Gerry Spence writes
This fellow, Shellow, has hidden himself from international stardom long enough.  He has finally come out with it, and if you miss him and this monstrous little book you will fade away a lesser lawyer.

Here’s where I’m coming from:  I do not do drug cases.  They involve chemistry.  You see, my father was a chemist.  My mother was likewise.  They mixed around in their respective chemistry and came up with me.  I listened to chemistry talk at the dinner table and the supper table and at breakfast the next morning until one day I turned into a glowering, pimpled blob of juvenile insurrection against all that claimed to be scientific.

But then years later I met this Shellow fellow, this engaging, unpredictable, irascible trial lawyer, this walking, talking load of unquenched curiosity, this chemist, this scientist, this challenging humanoid who came laughing down from outer space and wanted to test everything, and I mean everything.  Had I met him as a youngster I probably would have emulated his rejection of conventional thought and become another Louis Pasteur or something.

But Shellow is a trial lawyer who is happier still to aim his intellectual disobedience at any presented proposition, especially one offered up by those pretended scientists of the prosecution.  They stand at his mercy, and those who claim to be experts in the identification of narcotics or forbidden drugs and who work for the government are fair game, one and all.  Have no pity.  They deserve, but do not relish, Shellow’s justice.

This book is about a way to think.  It is a book about rebelling against conventional theories and standard postulates. It’s about thumbing one’s intellectual nose at so-called scientific methodology when it is little more than subjective opinion and guessing - and it’s about having fun doing it.  You could take nearly any example of the many cross-examinations Shellow sets out here and read them for the pure pleasure of it.  Chemistry teachers should read this book and teach their students with his methods.  He gives credit to Frank Oliver and Socrates but I say both would have tipped their hats to Shellow.

There’s an honest playfulness in Shellow’s cross-examinations that one rarely encounters in a courtroom, and surely that one never witnesses in some dismal, shabby chemical laboratory in places where charlatans gather and come to their unimpeachable conclusions that Exhibit A is the forbidden stuff.  I have set this book on my desk, in front of me, where I can see it plainly, like one sees a ready friend in a lonely place, and when I want to work on the cross-examination of some expert - of any expert - I take it in my hands with reverence.  It is Shellow speaking, poking, asking, and leading the expert over the edge where the expert will surely drop into the black abyss of the stripped-naked pretender.  Oh, what fun!  And what a gift, at last, to justice.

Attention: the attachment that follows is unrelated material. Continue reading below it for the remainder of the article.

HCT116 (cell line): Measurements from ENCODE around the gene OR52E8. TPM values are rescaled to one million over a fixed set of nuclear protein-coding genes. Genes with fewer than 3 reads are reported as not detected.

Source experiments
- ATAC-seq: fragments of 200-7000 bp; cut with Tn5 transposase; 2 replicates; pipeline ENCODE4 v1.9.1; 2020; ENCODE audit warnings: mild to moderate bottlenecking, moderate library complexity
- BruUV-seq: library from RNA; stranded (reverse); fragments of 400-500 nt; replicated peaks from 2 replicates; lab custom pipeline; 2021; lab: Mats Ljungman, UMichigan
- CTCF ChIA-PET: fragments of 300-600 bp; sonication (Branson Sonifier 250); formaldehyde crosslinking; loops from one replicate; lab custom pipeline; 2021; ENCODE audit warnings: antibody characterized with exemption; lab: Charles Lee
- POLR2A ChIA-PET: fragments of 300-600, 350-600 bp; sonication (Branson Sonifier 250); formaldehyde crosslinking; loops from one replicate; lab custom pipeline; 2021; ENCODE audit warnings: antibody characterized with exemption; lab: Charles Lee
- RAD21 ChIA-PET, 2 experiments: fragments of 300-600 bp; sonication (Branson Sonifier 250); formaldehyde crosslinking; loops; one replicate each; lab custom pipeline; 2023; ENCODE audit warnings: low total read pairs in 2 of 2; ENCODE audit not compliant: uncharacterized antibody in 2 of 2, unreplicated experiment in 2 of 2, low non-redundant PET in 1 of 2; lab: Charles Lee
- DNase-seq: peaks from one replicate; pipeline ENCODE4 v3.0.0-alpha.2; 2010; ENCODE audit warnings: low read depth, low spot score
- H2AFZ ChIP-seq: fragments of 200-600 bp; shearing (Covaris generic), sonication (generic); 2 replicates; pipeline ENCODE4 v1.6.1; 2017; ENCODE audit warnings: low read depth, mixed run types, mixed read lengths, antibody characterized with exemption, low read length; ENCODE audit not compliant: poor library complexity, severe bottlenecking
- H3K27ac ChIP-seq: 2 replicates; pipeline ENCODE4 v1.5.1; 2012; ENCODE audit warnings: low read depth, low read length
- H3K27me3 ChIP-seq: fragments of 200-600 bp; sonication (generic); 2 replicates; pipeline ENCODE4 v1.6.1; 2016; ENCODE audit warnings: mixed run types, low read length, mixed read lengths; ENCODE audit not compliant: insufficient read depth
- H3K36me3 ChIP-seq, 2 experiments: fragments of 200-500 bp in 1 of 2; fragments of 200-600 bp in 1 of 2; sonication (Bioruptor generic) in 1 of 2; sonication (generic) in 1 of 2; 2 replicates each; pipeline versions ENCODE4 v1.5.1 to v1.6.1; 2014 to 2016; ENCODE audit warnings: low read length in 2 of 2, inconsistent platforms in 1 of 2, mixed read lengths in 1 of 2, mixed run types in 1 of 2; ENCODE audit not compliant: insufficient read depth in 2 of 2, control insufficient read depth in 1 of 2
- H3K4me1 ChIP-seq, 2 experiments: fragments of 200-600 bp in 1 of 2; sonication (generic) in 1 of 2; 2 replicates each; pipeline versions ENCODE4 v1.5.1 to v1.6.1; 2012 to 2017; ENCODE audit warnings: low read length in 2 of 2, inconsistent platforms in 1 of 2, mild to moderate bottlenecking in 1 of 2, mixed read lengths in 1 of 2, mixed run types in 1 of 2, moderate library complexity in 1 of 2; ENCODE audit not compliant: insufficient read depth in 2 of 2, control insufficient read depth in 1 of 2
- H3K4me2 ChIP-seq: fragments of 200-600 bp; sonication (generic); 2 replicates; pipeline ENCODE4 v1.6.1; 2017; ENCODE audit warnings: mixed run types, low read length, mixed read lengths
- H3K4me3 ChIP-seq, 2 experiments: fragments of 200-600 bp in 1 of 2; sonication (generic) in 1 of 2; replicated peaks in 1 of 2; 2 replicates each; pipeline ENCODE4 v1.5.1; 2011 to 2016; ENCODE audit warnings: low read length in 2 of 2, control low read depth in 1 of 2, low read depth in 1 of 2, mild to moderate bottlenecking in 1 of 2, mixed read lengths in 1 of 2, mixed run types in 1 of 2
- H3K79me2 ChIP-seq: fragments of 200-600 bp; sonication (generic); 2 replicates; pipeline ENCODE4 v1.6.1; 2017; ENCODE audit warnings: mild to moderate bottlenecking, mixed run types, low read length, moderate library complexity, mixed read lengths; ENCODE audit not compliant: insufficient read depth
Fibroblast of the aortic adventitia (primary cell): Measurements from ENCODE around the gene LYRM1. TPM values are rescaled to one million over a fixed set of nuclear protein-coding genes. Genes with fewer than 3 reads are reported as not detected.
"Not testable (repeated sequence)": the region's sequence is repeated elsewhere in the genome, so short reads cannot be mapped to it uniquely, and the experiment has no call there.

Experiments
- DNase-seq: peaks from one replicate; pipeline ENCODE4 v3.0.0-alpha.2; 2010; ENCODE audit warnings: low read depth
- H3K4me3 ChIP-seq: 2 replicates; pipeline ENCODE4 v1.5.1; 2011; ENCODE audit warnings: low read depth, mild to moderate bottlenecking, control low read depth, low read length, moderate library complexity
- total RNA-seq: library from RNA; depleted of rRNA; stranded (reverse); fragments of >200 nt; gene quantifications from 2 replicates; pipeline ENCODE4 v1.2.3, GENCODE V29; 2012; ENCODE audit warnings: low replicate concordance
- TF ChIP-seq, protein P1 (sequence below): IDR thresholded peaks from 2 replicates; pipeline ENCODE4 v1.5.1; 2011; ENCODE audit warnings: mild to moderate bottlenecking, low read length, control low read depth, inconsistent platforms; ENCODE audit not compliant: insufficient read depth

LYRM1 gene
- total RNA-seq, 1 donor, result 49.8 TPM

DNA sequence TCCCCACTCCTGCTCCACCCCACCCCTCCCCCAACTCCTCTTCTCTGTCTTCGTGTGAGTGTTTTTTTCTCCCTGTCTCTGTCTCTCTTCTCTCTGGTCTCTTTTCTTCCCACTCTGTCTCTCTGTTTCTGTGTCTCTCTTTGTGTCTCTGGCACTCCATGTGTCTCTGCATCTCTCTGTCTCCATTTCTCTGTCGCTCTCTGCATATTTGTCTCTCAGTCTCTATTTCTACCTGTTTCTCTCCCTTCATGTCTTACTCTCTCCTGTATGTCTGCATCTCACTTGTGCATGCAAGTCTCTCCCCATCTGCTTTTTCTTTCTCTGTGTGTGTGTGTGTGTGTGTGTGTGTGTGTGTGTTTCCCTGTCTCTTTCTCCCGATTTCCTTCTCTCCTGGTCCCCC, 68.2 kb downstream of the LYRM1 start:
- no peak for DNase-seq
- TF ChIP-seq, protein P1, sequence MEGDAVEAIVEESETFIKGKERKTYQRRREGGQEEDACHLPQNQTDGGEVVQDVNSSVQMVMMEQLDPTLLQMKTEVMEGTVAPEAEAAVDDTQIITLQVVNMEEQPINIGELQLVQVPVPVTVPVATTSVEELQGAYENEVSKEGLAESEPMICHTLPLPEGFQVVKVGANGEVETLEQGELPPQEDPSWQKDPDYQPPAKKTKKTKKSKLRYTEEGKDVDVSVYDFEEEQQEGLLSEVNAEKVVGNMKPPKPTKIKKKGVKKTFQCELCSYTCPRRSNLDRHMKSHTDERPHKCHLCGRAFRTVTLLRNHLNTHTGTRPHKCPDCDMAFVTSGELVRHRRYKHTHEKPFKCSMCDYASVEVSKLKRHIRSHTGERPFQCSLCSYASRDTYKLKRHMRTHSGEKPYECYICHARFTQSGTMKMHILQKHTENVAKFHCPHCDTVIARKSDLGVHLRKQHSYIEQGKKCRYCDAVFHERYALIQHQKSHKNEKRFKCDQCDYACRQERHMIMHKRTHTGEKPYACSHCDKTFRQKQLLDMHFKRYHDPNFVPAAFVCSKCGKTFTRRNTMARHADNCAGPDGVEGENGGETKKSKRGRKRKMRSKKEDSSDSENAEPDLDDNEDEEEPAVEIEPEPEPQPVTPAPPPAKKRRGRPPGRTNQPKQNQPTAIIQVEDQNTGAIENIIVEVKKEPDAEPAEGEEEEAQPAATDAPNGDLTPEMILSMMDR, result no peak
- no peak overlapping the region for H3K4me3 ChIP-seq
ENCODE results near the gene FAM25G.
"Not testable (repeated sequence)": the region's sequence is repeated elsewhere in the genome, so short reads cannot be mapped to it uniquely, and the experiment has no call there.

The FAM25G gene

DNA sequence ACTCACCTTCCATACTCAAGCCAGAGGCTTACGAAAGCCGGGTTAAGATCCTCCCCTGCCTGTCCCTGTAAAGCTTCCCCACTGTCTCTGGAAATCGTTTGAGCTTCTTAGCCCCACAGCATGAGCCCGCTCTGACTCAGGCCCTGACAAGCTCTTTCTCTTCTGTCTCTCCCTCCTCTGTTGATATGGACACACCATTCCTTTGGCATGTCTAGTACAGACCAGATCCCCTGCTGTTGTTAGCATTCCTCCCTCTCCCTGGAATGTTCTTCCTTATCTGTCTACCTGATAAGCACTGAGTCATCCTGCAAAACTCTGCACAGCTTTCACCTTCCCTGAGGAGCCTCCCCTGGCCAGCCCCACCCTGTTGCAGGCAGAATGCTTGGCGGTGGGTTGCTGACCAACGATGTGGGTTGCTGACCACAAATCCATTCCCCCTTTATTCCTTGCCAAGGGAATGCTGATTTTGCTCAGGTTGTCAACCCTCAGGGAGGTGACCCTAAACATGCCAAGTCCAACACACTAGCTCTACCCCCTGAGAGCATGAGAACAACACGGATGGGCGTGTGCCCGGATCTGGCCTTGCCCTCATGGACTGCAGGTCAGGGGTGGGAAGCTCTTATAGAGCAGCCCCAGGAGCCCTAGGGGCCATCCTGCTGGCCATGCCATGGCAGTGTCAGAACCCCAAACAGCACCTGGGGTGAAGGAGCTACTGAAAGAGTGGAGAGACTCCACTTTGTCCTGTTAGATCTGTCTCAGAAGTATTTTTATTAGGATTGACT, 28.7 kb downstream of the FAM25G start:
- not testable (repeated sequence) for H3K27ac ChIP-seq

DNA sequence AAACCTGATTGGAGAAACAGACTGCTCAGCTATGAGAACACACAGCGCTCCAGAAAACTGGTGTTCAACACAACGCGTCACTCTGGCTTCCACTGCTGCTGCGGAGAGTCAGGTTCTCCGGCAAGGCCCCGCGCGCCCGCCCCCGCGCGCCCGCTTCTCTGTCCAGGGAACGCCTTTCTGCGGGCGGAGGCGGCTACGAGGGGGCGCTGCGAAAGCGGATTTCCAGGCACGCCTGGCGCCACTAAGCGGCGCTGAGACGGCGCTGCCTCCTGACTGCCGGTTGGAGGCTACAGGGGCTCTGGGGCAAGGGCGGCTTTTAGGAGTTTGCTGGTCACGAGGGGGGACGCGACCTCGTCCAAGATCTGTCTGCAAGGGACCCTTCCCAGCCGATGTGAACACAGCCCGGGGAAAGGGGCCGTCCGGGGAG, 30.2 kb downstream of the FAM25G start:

Foreword, Cross-Examination of the Analyst in Drug Prosecutions

I know now that it actually started long before I had ever heard of Kim Pring’s case, when my pawky, precocious friend, the famous criminal trial lawyer from Milwaukee, Jim Shellow, introduced me to the Malleus Maleficarum, The Witches’ Hammer, the evil old tome by which millions of women were persecuted, tortured, and burned as witches in the two and a half centuries following its publication in 1487. With uncanny insight and more courage than an intelligent lawyer should display, Shellow sometimes cited the Mallleus to judges whose righteous breath, whose zeal and fervor for respite against some poor wretch before them was in perfect harmony with the pernicious spirit by which witches were persecuted – it being obvious to Shellow, as, quite frankly, it is to me, that the witch trial, under the force of the same blind and bigoted judiciary that does not care a whit for the human spirit, it is a common occurrence in the courtroom today – that nothing really changes, least of all that mean spirit of arrogant authority that craves to wield its malevolent power over those helpless wretches, those caught in the clutches of the state and charged with crimes, or those who are injured – the maimed, the defamed, the forgotten and the damned who pound at the doors of the judiciary begging for justice.

Introduction, Trial by Fire

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